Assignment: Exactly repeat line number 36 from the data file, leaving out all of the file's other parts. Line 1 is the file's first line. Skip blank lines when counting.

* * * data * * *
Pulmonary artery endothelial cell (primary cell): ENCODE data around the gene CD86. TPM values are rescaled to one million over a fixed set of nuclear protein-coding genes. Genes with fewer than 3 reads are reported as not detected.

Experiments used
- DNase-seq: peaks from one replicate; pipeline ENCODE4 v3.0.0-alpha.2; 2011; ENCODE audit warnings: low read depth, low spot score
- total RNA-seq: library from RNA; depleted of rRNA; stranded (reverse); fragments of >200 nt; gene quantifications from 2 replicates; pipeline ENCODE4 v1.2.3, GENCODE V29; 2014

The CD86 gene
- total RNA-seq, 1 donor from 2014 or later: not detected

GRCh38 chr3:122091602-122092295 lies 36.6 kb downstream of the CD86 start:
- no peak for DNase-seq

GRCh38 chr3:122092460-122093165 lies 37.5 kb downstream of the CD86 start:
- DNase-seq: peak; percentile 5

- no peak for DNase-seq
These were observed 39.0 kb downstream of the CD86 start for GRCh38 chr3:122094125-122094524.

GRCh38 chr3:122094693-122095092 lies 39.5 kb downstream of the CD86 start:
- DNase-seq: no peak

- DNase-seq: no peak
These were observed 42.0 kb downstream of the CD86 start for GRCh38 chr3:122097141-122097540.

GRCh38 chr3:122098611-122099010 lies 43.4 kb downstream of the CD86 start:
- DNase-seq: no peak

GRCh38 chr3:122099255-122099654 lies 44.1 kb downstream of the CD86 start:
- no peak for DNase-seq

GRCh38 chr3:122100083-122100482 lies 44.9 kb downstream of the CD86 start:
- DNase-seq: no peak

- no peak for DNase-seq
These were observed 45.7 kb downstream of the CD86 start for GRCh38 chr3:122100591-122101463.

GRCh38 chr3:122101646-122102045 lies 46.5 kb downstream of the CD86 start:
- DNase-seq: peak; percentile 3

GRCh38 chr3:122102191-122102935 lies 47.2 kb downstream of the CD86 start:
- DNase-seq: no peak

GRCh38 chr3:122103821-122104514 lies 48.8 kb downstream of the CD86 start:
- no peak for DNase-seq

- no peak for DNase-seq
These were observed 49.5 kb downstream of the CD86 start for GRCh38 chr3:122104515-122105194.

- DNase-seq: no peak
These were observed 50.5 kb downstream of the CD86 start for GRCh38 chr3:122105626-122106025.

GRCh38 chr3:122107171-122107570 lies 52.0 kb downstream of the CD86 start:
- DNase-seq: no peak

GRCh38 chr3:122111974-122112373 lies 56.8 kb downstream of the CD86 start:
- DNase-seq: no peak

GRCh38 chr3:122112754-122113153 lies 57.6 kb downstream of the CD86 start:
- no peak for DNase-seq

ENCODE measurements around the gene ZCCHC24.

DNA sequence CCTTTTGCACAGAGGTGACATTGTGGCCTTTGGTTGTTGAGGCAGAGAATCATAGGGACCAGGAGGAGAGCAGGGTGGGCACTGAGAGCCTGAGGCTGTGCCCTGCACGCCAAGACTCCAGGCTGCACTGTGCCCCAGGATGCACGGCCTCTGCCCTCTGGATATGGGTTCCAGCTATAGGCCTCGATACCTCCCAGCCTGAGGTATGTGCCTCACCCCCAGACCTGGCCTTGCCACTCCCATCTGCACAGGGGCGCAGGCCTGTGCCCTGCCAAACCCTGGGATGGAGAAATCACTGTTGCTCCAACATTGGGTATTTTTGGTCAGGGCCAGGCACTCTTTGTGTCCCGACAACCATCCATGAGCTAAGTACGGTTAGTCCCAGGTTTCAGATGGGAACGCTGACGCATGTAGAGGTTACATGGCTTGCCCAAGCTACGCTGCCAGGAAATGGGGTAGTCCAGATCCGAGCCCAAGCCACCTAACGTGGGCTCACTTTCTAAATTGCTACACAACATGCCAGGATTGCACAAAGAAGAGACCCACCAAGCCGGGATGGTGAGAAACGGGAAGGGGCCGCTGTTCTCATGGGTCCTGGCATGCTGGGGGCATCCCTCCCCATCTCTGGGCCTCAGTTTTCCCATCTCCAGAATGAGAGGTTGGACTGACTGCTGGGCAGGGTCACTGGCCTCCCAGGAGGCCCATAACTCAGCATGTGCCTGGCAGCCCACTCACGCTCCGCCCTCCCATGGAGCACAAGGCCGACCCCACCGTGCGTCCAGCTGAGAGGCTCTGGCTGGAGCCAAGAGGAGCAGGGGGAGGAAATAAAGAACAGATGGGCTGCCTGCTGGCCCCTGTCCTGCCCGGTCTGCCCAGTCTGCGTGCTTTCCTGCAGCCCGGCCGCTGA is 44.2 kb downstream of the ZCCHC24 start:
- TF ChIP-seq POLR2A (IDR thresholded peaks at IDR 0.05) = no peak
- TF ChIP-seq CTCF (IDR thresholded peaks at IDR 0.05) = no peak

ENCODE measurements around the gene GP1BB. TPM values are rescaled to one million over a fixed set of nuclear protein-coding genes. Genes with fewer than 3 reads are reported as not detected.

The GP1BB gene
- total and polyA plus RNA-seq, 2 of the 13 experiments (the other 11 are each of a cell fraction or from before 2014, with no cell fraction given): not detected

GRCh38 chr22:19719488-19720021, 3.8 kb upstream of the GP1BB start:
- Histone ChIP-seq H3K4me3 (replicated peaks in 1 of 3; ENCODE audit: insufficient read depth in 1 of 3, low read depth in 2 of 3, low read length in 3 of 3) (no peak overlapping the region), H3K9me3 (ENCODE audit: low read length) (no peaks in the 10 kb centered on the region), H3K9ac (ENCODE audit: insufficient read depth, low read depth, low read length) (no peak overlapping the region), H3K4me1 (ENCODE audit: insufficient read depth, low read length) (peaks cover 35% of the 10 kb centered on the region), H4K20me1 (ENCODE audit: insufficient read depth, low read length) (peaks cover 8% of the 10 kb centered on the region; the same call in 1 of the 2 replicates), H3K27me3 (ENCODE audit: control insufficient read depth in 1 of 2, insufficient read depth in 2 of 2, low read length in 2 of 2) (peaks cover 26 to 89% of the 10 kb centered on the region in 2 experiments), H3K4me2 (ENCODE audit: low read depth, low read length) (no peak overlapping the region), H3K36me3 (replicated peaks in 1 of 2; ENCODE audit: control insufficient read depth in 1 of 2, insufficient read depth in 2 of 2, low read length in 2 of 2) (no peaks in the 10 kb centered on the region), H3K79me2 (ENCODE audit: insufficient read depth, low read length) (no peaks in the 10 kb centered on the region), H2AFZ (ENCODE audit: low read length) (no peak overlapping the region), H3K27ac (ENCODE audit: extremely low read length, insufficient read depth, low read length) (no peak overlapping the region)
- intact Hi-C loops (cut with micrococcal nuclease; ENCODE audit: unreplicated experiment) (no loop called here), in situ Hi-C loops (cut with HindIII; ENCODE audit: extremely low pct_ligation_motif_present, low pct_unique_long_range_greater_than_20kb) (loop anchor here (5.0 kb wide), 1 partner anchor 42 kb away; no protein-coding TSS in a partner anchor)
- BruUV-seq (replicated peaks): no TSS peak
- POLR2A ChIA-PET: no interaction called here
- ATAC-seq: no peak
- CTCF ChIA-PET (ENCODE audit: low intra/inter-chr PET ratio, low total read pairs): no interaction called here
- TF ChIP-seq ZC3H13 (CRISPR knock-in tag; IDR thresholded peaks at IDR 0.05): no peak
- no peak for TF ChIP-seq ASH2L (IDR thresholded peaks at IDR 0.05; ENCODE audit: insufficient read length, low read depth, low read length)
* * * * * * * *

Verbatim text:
- DNase-seq: no peak